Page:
If there’s one thing we know in the Paleo community, it’s that we aren’t that different from our ancestors. We’ve inherited a lot from them, but we have very different struggles. For them, health came as a result of survival – movement, sleep, and sunshine weren’t part of their lifestyle, they were the lifestyle.
We are ancient people in a modern world. Nowadays, survival isn’t much of a challenge. The modern world is all about convenience and efficiency, and it doesn’t take much work to stay alive. But you aren’t interested in just living, you are interested in thriving! And for many of us that grew up and have lived the Standard American Lifestyle, it can be really difficult to switch to a life of movement, health, and personal growth. It takes effort to break free of our long built habits.
We’ve all been trying the willpower thing, with more and less success, long enough to know that it’s rarely enough to build better habits and make lasting change. We usually have to change something else to trigger better habits and to prevent us from backsliding into old ones.
For example: When you first went Paleo, you didn’t just leave the donuts in the cupboard and the chips in the pantry, relying on willpower alone to keep you away: you cleaned house. If and when you were tempted by your sugar dragon, you would have had to go WAY out of your way to feed it. You changed your environment. The next time you went to the grocery store, you went with a brand new list. Now, you probably only use the cereal aisle as a shortcut from the produce to the meat department. You still have to use some willpower now and then to stay on track, but you don’t depend on willpower alone.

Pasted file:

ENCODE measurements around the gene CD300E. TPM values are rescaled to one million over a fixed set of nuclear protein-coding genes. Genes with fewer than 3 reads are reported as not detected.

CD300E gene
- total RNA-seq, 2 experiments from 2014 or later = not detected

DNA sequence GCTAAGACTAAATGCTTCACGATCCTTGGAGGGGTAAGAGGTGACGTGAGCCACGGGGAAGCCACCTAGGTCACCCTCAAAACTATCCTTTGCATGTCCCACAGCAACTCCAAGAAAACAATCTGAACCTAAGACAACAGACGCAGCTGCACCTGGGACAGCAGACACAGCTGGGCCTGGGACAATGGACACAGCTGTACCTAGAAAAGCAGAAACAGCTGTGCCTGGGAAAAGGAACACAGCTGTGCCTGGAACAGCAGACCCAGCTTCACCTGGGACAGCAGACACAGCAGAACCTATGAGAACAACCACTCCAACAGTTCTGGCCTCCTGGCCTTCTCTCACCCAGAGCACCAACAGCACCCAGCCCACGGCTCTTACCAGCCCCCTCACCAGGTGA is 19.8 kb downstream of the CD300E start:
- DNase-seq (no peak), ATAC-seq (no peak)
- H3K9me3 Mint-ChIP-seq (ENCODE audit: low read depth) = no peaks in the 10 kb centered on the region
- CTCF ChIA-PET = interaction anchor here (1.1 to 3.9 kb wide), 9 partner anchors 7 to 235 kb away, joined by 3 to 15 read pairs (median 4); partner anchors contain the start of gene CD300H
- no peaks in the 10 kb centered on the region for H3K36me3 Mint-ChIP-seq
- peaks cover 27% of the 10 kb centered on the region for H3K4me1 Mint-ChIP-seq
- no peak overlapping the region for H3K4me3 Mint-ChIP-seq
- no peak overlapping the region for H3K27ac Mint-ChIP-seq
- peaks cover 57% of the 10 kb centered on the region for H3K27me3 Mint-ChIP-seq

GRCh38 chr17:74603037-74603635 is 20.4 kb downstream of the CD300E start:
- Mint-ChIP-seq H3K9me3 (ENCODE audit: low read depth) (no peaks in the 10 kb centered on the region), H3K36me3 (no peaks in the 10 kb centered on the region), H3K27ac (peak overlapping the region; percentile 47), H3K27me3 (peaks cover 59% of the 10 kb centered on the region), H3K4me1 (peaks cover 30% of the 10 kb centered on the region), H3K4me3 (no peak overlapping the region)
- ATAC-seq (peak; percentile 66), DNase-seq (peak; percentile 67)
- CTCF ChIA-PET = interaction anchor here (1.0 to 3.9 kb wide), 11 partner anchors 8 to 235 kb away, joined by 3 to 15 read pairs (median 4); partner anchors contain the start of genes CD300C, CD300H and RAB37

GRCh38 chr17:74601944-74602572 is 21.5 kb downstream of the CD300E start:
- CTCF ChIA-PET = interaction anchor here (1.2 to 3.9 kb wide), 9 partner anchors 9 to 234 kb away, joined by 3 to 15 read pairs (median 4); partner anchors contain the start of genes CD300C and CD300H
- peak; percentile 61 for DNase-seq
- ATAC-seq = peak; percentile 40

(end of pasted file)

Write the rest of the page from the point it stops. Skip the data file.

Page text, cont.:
The same principle can be applied to any area where we want to make a change so that we can live a healthier and more vibrant life. When faced with a willpower problem, instead of trying to force your way through to change, take a look at your environment and the external factors that are keeping you in the same place.
Ask yourself the following questions:
- What makes it easy to keep doing your old habit?
- What would make that habit harder to continue?
- How can you make your new habit easier?
- How can you keep your new goal in the front of your mind?
- How can you incorporate your new habit into other areas of your life?
After a quick peruse of the internet, I found six common habits that people try to change, and I brainstormed ways to change your environment so that you can make change happen:
1. Move More
Make It Easier
- Have your gym clothes at the ready.
- Keep at home fitness equipment easily accessible.
- Wear movement friendly clothes (no more skinny jeans) and walking friendly shoes more often, or all the time!
- Get an over the door pull-up bar, set it in a doorway in your house, and hang or pull every time you walk under it.
- Get lower sitting surfaces and pads to make floor sitting and squatting easier.
Make it Harder to NOT Move
- Get rid of the chairs in one room of your house and make that your living room.
- Move your plates, bowls, and cups, to cupboards below the counter, and you’ll find yourself bending over or squatting down much more frequently.